Go Native: Don’t Miss This Truly Local Plant Sale


Sometimes the old ways are best. At least when it comes to plants and the pollinators who rely on them.

You have a chance to bring your yard — or at least a corner of it — back to a precolonial time when a rich variety of native grasses and wildflowers (and even cacti!) covered the Long Island landscape as part of an interrelated and productive ecosystem.

The Long Island Native Plant Initiative (LINPI) is rescuing native species from the brink of extinction and coaxing the seeds into vigorous plants. You can buy some of these specimens of living biological history at the LINPI Plant Sale from 9:00 a.m. to 2:00 p.m. this Friday and Saturday, September 23 and 24, at the Suffolk Community College Eastern Campus greenhouse.

“We have local ecotypes that we collected from wild populations,” says Chris McHugh, production manager for LINPI. “Then we try to get them to grow. We use different strategies like stratification, which is for plants that need to overwinter. We might leave them in a protected area or refrigerate them with potting soil to reproduce the cold conditions.”

Some of the most popular native plants are the ones that attract butterflies. You might call milkweed the gateway drug of native plants. “The interest in the Monarch butterfly has brought a lot more interest in native plants,” McHugh says. “Milkweed is the host plant where the Monarch lays its eggs and the caterpillar feeds on it. That gets people started on milkweed, but since it is great if the Monarchs also have nectar from other flowers to drink, we also try to get people to get interested in other plants and grasses that make up their habitat.”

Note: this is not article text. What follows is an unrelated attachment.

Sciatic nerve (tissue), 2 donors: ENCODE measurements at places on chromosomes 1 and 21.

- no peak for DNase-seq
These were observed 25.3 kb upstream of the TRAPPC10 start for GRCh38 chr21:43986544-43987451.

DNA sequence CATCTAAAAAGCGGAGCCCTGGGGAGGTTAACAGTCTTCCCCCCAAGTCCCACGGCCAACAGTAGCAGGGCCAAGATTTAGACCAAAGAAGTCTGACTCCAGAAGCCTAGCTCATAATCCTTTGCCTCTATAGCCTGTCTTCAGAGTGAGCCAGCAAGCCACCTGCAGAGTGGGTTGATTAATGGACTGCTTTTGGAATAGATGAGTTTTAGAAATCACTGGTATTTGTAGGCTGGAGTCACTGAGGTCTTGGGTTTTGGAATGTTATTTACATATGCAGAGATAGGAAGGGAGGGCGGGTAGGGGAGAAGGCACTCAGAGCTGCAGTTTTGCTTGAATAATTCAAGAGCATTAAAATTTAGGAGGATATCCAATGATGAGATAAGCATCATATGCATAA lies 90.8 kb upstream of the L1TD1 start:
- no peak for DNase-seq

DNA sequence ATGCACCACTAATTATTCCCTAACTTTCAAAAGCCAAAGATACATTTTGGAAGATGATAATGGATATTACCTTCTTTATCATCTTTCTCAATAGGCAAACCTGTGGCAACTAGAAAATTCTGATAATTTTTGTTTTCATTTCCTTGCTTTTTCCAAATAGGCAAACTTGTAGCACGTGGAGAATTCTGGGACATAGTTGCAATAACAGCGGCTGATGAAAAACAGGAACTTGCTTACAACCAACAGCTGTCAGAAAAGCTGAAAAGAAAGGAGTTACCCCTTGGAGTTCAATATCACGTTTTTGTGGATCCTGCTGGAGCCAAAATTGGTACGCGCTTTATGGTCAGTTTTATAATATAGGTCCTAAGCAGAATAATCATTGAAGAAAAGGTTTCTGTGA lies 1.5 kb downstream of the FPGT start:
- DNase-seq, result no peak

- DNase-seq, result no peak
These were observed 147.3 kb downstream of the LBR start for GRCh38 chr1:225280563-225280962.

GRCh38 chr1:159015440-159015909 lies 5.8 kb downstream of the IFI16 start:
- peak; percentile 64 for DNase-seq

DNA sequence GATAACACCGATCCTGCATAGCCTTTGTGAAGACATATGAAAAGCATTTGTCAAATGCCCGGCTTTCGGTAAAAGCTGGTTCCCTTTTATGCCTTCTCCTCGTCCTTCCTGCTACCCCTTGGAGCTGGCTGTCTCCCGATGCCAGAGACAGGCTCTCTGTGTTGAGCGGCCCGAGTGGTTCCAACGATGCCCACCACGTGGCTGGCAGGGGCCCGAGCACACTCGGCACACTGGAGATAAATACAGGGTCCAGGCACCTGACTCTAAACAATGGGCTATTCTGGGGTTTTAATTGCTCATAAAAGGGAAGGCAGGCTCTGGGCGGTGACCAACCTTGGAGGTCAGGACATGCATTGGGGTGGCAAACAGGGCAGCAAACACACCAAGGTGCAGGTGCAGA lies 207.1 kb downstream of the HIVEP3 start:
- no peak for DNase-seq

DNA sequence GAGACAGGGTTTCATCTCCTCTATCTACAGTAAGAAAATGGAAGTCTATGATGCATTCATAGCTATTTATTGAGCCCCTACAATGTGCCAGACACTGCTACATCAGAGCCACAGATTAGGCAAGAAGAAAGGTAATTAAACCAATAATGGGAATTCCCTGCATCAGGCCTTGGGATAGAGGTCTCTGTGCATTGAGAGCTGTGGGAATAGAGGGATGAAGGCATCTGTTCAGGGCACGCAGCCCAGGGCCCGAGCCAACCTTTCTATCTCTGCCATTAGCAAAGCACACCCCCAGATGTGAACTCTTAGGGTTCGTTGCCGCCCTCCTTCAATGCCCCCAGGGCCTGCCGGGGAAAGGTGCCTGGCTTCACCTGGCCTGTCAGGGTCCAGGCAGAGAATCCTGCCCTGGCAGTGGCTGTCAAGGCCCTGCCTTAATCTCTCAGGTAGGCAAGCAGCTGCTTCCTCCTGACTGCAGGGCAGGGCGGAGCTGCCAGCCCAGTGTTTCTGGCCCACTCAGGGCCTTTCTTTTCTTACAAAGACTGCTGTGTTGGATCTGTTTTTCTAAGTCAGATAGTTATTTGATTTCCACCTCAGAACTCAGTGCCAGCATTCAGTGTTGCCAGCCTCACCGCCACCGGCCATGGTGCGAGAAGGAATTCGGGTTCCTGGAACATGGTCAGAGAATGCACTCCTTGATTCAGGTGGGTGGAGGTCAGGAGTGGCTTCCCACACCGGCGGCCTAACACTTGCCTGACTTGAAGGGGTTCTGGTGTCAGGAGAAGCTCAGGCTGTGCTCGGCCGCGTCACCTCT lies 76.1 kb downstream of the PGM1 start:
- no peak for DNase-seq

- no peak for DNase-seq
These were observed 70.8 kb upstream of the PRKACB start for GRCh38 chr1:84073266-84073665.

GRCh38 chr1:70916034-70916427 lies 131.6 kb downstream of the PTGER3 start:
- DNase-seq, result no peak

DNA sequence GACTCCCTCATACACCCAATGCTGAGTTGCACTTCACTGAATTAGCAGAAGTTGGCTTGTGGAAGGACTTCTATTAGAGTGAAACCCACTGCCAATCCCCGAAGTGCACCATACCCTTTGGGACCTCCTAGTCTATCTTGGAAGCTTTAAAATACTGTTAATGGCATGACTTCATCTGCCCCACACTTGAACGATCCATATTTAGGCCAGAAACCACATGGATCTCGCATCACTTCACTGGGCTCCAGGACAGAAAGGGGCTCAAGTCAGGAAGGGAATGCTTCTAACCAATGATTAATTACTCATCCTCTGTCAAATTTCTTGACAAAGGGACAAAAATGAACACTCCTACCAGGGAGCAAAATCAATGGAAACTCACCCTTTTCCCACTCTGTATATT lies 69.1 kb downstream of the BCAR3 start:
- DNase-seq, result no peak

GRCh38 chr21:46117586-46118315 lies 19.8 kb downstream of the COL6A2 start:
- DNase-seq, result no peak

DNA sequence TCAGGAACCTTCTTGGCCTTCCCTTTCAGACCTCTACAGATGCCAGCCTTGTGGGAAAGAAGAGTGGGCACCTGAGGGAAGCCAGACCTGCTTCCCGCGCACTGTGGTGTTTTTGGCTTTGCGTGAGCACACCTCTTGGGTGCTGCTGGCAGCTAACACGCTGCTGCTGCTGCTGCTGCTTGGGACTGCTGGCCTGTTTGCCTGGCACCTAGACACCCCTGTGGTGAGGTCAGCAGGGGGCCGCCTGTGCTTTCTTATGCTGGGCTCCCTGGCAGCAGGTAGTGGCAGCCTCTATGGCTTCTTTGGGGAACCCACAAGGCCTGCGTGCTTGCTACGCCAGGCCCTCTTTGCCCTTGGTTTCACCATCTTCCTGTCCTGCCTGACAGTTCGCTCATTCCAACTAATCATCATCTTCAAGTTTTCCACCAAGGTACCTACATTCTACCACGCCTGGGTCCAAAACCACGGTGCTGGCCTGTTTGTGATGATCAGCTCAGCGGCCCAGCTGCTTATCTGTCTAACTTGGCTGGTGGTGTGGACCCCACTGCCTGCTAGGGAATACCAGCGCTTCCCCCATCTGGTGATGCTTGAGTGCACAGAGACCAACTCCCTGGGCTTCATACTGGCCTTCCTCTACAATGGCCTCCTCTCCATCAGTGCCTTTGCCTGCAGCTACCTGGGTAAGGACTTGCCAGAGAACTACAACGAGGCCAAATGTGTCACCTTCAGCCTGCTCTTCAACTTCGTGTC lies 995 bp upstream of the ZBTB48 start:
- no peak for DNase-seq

In addition to milkweed, LINPI will be selling seedlings of native grasses and wildflowers ($10 for 6 plants; $50 for a flat of 36) and fun stuff like yellow-flowered Eastern prickly pear cacti (Opuntia humifusa; not surprisingly they favor hot dry conditions) and another surprise more usually associated with the tropics, a native hibiscus whose common name is amazing: crimson-eyed rosemallow (Hibiscus moscheutos L.). New and notable is Spiraea tomentosa L. or steeplebush. “It’s a small shrub with neat little pink flowers that usually likes wet conditions but is pretty adaptable,” says McHugh. “They are actually doing a trial of it around UConn to plant in parking strips.”


The crimson-eyed rosemallow, a hibiscus native to Long Island

According to McHugh, once you get the right plant established in the right place, they require very little care, no fertilizers or pesticides and can easily fit into a broader landscape design.

“We advise people about the plants, for example if it prefers a wetlands-type environment or full sun,” says McHugh. “They are native plants, but you still have to put them in the right spot. You have to do some work to establish them, making sure they get enough water, etc., but once they are established they are pretty low maintenance, no different from perennials. If they like the spot they’ll grow and spread.”

Your purchase will also support the work of LINPI. An outgrowth of a program started by the Suffolk County Soil and Water’s Native Grass Initiative, LINPI was formally started 5 years ago as an independent nonprofit with a board of directors and an all-volunteer militia of plant rescuers.

For more information on the Long Island Native Plant Initiative’s work — to volunteer or make an appointment to obtain plants if you can’t get to their plant sale — call them at 631.560.9945 or email info@linpi.org. The SCC greenhouse is at 121 Speonk Riverhead Rd, Riverhead, NY 11901.